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Most studies underline the contribution of heritable factors for psychiatric disorders. However, heritability estimates depend on the population under study, diagnostic instruments, and study designs that each has its inherent assumptions, strengths, and biases. We aim to test the homogeneity in heritability estimates between two powerful, and state of the art study designs for eight psychiatric disorders.
We assessed heritability based on data of Swedish siblings (N = 4 408 646 full and maternal half-siblings), and based on summary data of eight samples with measured genotypes (N = 125 533 cases and 208 215 controls). All data were based on standard diagnostic criteria. Eight psychiatric disorders were studied: (1) alcohol dependence (AD), (2) anorexia nervosa, (3) attention deficit/hyperactivity disorder (ADHD), (4) autism spectrum disorder, (5) bipolar disorder, (6) major depressive disorder, (7) obsessive-compulsive disorder (OCD), and (8) schizophrenia.
Heritability estimates from sibling data varied from 0.30 for Major Depression to 0.80 for ADHD. The estimates based on the measured genotypes were lower, ranging from 0.10 for AD to 0.28 for OCD, but were significant, and correlated positively (0.19) with national sibling-based estimates. When removing OCD from the data the correlation increased to 0.50.
Given the unique character of each study design, the convergent findings for these eight psychiatric conditions suggest that heritability estimates are robust across different methods. The findings also highlight large differences in genetic and environmental influences between psychiatric disorders, providing future directions for etiological psychiatric research.
Studies have indicated that the association of urbanicity at birth and during upbringing with schizophrenia may be driven by familial factors such as genetic liability. We used a population-based nested case–control study to assess whether polygenic risk score (PRS) for schizophrenia was associated with urbanicity at birth and at age 15, and to assess whether PRS and parental history of mental disorder together explained the association between urbanicity and schizophrenia.
Data were drawn from Danish population registries. Cases born since 1981 and diagnosed with schizophrenia between 1994 and 2009 were matched to controls with the same sex and birthdate (1549 pairs). Genome-wide data were obtained from the Danish Neonatal Screening Biobank and PRSs were calculated based on results of a separate, large meta-analysis.
Those with higher PRS were more likely reside in the capital compared with rural areas at age 15 [odds ratio (OR) 1.19, 95% confidence interval (CI) 1.01–1.40], but not at birth (OR 1.09, 95% CI 0.95–1.26). Adjustment for PRS produced almost no change in relative risks of schizophrenia associated with urbanicity at birth, but slightly attenuated those for urban residence at age 15. Additional adjustment for parental history led to slight attenuation of relative risks for urbanicity at birth [incidence rate ratio (IRR) for birth in capital = 1.54, 95% CI 1.18–2.02; overall p = 0.016] and further attenuation of relative risks for urbanicity at age 15 (IRR for residence in capital = 1.32, 95% CI 0.97–1.78; overall p = 0.148).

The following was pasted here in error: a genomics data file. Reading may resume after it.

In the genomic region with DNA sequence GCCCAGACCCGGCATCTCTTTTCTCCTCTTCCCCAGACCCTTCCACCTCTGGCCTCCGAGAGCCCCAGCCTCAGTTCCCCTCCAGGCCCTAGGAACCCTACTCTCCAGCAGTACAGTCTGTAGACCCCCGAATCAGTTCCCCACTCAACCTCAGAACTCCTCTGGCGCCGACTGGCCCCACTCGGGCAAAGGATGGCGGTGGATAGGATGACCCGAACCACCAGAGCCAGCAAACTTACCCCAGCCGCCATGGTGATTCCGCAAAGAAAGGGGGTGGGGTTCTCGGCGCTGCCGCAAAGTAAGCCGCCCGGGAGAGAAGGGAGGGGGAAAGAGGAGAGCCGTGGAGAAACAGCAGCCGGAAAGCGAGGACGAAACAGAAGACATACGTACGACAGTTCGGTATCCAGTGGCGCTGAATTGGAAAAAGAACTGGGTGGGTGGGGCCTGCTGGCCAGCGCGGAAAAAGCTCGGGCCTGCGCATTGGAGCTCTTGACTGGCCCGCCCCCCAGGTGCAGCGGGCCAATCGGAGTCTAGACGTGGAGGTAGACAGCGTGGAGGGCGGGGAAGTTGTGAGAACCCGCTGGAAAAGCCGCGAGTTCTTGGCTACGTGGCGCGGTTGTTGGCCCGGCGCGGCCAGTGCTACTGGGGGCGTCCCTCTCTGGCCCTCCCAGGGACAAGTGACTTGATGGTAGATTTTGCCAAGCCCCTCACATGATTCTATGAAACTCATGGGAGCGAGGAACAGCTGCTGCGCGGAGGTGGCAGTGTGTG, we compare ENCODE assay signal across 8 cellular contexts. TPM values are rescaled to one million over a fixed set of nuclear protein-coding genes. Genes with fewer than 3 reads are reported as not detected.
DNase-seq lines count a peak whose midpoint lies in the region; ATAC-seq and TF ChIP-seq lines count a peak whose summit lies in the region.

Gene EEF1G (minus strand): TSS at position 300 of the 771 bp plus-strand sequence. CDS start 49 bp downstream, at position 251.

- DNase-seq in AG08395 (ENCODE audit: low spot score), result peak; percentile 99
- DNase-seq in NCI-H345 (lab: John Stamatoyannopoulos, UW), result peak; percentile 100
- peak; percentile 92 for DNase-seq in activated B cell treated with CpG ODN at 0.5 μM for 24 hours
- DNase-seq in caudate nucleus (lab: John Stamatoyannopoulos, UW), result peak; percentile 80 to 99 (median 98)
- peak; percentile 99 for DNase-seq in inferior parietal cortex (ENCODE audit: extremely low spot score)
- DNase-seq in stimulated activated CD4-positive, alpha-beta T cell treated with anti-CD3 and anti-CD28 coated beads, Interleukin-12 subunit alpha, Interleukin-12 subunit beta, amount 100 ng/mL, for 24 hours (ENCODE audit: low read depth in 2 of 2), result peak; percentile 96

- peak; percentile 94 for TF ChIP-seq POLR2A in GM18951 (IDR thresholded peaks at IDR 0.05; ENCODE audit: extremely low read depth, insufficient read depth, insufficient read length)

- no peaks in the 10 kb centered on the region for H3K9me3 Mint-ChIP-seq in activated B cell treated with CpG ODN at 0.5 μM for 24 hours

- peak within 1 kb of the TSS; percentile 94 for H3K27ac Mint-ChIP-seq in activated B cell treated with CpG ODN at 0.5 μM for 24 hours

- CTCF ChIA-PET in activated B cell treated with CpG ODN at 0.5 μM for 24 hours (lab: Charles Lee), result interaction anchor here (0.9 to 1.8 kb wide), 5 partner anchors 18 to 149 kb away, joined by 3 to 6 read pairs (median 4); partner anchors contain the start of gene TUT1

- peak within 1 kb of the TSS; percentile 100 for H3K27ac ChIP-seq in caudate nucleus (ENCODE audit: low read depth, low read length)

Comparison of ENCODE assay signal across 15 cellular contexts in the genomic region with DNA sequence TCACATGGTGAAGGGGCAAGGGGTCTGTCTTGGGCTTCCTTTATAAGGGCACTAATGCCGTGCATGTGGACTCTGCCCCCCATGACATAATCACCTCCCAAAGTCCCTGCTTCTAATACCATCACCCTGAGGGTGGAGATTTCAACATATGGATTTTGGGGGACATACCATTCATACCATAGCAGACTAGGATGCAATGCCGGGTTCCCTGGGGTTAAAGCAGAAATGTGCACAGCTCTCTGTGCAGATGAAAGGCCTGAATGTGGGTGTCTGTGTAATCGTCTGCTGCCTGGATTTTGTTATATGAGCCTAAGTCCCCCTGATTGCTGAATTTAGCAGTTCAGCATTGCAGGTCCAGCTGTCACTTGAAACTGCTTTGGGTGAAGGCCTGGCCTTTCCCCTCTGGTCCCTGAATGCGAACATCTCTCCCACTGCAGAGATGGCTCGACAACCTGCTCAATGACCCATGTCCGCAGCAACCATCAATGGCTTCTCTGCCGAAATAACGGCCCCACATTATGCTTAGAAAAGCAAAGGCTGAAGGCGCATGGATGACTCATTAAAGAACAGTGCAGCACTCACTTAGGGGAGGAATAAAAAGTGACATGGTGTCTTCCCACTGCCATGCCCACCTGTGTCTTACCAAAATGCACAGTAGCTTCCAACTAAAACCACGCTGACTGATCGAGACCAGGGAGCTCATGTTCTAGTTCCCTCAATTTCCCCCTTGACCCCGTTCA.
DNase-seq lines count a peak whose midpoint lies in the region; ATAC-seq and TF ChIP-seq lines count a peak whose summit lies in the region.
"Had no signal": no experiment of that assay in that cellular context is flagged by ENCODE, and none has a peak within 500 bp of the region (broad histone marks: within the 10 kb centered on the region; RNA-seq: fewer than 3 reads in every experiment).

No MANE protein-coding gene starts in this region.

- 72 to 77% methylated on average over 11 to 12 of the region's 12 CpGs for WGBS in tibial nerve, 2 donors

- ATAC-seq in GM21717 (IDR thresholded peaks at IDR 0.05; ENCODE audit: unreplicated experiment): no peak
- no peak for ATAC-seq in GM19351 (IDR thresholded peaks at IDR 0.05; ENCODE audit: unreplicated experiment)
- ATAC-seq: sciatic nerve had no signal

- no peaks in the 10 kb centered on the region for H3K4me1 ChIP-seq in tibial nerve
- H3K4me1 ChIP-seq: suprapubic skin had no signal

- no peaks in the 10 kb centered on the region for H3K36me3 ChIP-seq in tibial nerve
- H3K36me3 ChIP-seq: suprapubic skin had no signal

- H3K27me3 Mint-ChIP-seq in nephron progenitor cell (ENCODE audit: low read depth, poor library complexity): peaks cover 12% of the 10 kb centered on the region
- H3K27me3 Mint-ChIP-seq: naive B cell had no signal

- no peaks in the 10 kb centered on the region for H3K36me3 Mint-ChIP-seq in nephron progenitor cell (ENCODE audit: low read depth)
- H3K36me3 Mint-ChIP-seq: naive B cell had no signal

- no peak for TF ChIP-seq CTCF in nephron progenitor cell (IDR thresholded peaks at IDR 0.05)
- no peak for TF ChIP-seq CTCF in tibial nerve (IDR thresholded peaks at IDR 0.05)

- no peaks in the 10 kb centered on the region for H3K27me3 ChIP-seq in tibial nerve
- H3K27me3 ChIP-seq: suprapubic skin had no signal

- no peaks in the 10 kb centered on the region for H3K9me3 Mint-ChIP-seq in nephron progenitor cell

While results regarding urbanicity during upbringing were somewhat equivocal, genetic liability as measured here does not appear to explain the association between urbanicity at birth and schizophrenia.
Second-generation immigrants have an increased risk of schizophrenia, a finding that still lacks a satisfactory explanation. Various operational definitions of second-generation immigrants have been used, including foreign parental country of birth. However, with increasing global migration, it is not clear that parental country of birth necessarily is informative with regard to ethnicity. We compare two independently collected measures of parental foreign ethnicity, parental foreign country of birth versus genetic divergence, based on genome-wide genotypic data, to access which measure most efficiently captures the increased risk of schizophrenia among second-generation immigrants residing in Denmark.
A case–control study covering all children born in Denmark since 1981 included 892 cases of schizophrenia and 883 matched controls. Genetic divergence was assessed using principal component analyses of the genotypic data. Independently, parental foreign country of birth was assessed using information recorded prospectively in the Danish Civil Registration System. We compared incidence rate ratios of schizophrenia associated with these two independently collected measures of parental foreign ethnicity.
People with foreign-born parents had a significantly increased risk of schizophrenia [relative risk (RR) 1.94 (95% confidence intervals (CI) 1.41–2.65)]. Genetically divergent persons also had a significant increased risk [RR 2.43 (95% CI 1.55–3.82)]. Mutual adjustment of parental foreign country of birth and genetic divergence showed no difference between these measures with regard to their potential impact on the results.
In terms of RR of schizophrenia, genetic divergence and parental foreign country of birth are interchangeable entities, and both entities have validity with regard to identifying second-generation immigrants.
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